Synopses & Reviews
How can biographies of Shakespeare continue to appear when so little is known about him? And when what is known has been in the public domain for so long? In the past decade, the majority of these biographies have been published by distinguished Shakespeareans - shouldn't they know better? To solve this puzzle, David Ellis looks at the methods that Shakespeare's biographers have used to hide their lack of knowledge. At the same time, by exploring efforts to write a life of Shakespeare along traditional lines, it asks what kind of animal "biography" really is and how it should be written.
"In exposing the fabrications that biographers have resorted to in the face of the lack of knowledge of any kind to be had about Shakespeare's personality and private life, this book is sharply incisive, humorously as well as forensically so. It is also thoroughly informative about Shakespeare's life, insofar as it is known."--George Donaldson, University of Bristol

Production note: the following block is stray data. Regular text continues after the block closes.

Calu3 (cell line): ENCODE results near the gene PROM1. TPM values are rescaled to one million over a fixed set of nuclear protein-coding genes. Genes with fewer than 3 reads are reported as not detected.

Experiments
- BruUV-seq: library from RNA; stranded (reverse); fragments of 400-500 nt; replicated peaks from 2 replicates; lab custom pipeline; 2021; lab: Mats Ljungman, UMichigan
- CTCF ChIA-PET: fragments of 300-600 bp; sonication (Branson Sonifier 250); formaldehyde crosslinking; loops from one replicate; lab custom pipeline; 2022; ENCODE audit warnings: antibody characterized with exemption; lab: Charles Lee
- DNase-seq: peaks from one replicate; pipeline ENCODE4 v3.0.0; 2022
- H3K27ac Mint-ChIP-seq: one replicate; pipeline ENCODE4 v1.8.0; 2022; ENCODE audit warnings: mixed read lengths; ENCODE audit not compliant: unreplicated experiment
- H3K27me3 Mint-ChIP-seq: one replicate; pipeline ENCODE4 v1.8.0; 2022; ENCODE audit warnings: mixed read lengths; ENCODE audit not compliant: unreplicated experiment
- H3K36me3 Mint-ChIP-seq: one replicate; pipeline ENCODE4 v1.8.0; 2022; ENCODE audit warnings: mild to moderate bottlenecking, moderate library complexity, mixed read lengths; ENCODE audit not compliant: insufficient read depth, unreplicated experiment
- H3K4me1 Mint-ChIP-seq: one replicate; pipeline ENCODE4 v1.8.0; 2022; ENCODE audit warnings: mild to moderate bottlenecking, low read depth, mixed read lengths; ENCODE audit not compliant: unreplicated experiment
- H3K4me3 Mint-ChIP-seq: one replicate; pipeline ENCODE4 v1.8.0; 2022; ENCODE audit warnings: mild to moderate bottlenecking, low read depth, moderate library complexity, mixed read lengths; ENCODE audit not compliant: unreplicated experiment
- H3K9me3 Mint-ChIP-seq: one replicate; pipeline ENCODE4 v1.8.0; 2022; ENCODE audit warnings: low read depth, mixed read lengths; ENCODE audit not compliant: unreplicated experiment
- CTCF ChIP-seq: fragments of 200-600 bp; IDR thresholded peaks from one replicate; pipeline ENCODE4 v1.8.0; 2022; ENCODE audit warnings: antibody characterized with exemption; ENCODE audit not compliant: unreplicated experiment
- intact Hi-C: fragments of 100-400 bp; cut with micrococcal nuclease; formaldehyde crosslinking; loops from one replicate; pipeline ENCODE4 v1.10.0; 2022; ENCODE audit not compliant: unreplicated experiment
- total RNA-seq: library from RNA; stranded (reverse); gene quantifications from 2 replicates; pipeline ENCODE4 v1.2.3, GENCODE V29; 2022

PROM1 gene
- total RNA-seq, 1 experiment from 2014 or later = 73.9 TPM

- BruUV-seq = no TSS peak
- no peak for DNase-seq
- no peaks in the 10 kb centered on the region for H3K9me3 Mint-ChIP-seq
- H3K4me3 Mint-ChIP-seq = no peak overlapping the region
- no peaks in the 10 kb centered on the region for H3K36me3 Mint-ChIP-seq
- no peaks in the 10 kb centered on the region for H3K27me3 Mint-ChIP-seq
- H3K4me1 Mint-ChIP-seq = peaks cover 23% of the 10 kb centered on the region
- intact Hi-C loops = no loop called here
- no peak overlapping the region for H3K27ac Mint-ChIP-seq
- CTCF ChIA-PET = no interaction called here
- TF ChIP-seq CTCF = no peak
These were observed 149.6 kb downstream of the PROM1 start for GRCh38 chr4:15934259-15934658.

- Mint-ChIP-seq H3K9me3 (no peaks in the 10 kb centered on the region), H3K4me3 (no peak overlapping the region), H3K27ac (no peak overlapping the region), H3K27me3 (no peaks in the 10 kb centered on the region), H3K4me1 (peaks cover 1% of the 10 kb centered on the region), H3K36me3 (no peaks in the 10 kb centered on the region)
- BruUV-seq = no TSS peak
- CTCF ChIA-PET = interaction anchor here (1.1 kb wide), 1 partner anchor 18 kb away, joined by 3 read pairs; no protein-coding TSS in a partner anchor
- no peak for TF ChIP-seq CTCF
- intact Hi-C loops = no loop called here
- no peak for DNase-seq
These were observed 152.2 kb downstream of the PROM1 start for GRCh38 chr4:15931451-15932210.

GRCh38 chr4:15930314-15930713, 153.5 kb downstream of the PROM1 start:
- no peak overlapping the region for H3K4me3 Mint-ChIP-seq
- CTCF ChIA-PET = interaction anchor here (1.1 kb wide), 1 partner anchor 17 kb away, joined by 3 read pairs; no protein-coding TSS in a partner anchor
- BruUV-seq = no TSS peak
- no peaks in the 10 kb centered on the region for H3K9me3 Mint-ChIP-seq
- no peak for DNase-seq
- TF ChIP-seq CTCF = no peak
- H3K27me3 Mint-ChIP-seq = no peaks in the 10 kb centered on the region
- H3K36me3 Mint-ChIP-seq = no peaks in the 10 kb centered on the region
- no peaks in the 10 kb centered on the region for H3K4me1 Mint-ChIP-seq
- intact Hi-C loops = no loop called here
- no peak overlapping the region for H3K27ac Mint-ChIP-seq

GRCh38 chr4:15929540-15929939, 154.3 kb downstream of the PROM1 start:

"Not only, in my view, definitive in its treatment of its subject, but a
pleasure to read. Every scholarly library should own it, and all readers
interested in Shakespeare or biography." -- iThe Vocabula Reviewr
About the Author
is Professor of English Literature at the University of Kent at Canterbury.
Table of Contents
1. Rules of the game
2. Bricks without straw
4. The female line and Catholicism
5. Boyhood and youth
7. The theatre
8. Patronage, or who's who in the Sonnets
9. Shakespeare and the love of men
10. Shakespeare and the love of women
12. London life
15. Retirement and death
18. The post-modernist challenge
19. The argument from expertise
20. Trahison des clercs?